Celebration was in the air at St Michael’s, Taita, on Sunday 7 June as the parish welcomed two Presentation Sisters, Fran Nicolle and Ruth Coleman, into their community.
Srs Fran and Ruth were toddlers when the first wave of five Presentation Sisters arrived in New Zealand in 1951.
The first group came from Tuam in Ireland to teach in the school only to find themselves in an old army hut that served as church, hall and classroom.
The convent they had been promised was a gorse-covered field so they were grateful to the Mission Sisters in Lower Hutt who provided hospitality for the first 10 months.
From 1951 the people of St Michael’s did everything they could to make the sisters welcome and organised working bees to build the convent. A real school followed in 1953.
After Vatican II and the Catholic Schools Integration Act there was a new understanding of the role of laity in the Church. An increasing number of lay people taught in Catholic Schools releasing the sisters to minister in other areas. In 1995 after 44 years in Taita the convent was sold but the sisters maintained contact with many in the faith community. Eighteen years later it seems life has come full circle with the return of the sisters.
Some things have changed. The sisters have a house to move into. They did not come from a world away in Ireland but from within the community – Fran was brought up in Taita and Ruth hails from Naenae.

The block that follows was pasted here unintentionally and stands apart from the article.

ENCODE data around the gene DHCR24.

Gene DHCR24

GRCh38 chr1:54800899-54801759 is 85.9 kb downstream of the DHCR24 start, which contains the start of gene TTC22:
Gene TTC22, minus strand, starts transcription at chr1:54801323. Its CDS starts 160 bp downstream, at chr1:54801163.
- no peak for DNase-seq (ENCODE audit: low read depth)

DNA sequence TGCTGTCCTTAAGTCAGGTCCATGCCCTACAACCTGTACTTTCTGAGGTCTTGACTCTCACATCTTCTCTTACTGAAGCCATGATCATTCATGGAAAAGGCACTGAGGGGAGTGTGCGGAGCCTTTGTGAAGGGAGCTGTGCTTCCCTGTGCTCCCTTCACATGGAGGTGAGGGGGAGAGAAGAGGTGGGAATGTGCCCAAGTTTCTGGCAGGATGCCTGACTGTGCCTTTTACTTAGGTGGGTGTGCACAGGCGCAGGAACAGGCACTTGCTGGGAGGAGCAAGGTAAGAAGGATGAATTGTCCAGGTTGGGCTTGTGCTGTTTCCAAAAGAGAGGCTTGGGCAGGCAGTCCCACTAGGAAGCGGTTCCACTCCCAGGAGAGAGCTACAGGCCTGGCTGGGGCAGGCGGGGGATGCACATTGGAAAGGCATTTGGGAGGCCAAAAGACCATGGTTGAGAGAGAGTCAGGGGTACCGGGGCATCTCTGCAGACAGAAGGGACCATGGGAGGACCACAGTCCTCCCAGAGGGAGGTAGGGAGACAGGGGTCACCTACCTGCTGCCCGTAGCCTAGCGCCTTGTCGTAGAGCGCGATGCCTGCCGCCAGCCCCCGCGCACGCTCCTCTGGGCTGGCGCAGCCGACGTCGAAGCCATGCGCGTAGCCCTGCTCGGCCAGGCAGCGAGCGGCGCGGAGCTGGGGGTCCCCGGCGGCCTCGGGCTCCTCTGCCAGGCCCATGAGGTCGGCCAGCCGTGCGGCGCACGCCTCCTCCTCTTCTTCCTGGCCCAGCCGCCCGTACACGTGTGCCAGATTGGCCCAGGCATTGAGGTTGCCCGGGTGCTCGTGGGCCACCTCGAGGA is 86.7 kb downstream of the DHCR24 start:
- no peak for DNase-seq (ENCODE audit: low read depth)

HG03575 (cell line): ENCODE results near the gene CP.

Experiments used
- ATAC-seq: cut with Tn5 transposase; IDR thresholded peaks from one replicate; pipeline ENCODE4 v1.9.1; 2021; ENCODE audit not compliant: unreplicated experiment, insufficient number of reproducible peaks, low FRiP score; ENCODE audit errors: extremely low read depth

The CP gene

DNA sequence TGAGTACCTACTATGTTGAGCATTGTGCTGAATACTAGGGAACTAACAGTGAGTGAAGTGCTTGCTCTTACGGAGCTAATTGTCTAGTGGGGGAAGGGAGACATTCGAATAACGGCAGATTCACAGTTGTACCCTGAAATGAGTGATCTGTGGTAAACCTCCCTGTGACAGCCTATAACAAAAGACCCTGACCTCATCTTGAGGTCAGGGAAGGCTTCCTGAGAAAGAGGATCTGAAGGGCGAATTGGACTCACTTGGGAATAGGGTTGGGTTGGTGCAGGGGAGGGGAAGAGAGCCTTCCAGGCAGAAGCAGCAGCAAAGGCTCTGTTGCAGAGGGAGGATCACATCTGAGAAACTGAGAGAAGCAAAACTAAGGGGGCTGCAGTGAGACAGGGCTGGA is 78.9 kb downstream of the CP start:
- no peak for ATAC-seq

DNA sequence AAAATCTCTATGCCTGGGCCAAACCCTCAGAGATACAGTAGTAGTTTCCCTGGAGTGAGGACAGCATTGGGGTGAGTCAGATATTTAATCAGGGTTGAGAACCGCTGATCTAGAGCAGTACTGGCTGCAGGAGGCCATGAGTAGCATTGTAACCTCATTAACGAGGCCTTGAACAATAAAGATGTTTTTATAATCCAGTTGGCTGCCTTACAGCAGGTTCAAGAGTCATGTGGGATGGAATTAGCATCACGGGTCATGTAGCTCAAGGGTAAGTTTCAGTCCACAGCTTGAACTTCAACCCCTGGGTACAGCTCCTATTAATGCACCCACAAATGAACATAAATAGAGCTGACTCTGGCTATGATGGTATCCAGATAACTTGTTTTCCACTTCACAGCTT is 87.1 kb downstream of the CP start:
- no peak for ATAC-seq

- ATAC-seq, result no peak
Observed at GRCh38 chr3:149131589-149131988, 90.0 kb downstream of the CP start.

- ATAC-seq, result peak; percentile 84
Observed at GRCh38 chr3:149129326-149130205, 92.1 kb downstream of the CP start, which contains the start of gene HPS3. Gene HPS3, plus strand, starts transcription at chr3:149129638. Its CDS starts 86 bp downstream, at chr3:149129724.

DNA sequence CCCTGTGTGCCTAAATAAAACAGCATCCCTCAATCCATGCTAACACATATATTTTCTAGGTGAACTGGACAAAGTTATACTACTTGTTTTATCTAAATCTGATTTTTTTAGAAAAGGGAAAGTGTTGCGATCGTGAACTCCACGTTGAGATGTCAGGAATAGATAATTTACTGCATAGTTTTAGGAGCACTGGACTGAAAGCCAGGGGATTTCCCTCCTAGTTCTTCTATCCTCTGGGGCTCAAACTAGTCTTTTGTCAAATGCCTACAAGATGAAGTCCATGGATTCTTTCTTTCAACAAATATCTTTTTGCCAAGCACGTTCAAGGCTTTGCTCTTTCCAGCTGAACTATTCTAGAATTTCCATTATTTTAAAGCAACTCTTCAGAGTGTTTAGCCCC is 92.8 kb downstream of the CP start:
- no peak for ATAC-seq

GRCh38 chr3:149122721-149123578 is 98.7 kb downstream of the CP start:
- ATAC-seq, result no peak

Some things have not changed. There is still the warm welcome. Parishioners rolled up their sleeves with baking and sandwich-making on the day of the big move. Strong male parishioners safely delivered and helped set up the household.
Both sisters work in education in Catholic colleges, Fran at Bishop Viard and Ruth at St Bernard’s.
Forty years ago Ruth and Fran entered religious life together.
Celebrating the Presentation Sisters’ return to Taita was the first New Zealander to enter the Presentation community, Sr Mary Tait, who was raised in Taita.
The return of the Presentation Sisters to Taita is especially exciting for the chairperson of the pastoral council whose task it was to formally welcome the sisters on behalf of the parish.
Jim Nicolle is Fran’s younger brother. He has memories of his father, Tom, helping build the convent and Leonie, his mother, baking for the early sisters.
Nano Nagle, who founded the Presentation Sisters in Ireland in 1775, would be delighted with the way the charism has blossomed in far off New Zealand.